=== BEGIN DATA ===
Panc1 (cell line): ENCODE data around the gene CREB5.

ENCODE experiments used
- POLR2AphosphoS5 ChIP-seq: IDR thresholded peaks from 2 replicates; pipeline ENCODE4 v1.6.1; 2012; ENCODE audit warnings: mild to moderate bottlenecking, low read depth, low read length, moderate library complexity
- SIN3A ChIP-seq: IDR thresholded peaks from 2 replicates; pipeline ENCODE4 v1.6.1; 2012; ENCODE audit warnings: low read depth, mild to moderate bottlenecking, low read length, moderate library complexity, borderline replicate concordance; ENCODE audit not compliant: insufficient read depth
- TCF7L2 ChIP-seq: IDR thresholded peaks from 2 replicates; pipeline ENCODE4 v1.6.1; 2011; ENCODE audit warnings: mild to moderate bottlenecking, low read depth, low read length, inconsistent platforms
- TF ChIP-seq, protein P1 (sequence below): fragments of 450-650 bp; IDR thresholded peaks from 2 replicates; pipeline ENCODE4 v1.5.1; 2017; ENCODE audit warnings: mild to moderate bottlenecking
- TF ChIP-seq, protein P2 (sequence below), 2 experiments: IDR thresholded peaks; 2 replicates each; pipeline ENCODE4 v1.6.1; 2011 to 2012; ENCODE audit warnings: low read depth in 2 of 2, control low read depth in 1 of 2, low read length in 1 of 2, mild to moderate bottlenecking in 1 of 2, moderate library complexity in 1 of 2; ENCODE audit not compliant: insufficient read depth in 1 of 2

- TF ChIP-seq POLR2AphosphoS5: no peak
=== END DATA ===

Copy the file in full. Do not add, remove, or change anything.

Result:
Panc1 (cell line): ENCODE data around the gene CREB5.

ENCODE experiments used
- POLR2AphosphoS5 ChIP-seq: IDR thresholded peaks from 2 replicates; pipeline ENCODE4 v1.6.1; 2012; ENCODE audit warnings: mild to moderate bottlenecking, low read depth, low read length, moderate library complexity
- SIN3A ChIP-seq: IDR thresholded peaks from 2 replicates; pipeline ENCODE4 v1.6.1; 2012; ENCODE audit warnings: low read depth, mild to moderate bottlenecking, low read length, moderate library complexity, borderline replicate concordance; ENCODE audit not compliant: insufficient read depth
- TCF7L2 ChIP-seq: IDR thresholded peaks from 2 replicates; pipeline ENCODE4 v1.6.1; 2011; ENCODE audit warnings: mild to moderate bottlenecking, low read depth, low read length, inconsistent platforms
- TF ChIP-seq, protein P1 (sequence below): fragments of 450-650 bp; IDR thresholded peaks from 2 replicates; pipeline ENCODE4 v1.5.1; 2017; ENCODE audit warnings: mild to moderate bottlenecking
- TF ChIP-seq, protein P2 (sequence below), 2 experiments: IDR thresholded peaks; 2 replicates each; pipeline ENCODE4 v1.6.1; 2011 to 2012; ENCODE audit warnings: low read depth in 2 of 2, control low read depth in 1 of 2, low read length in 1 of 2, mild to moderate bottlenecking in 1 of 2, moderate library complexity in 1 of 2; ENCODE audit not compliant: insufficient read depth in 1 of 2

- TF ChIP-seq POLR2AphosphoS5: no peak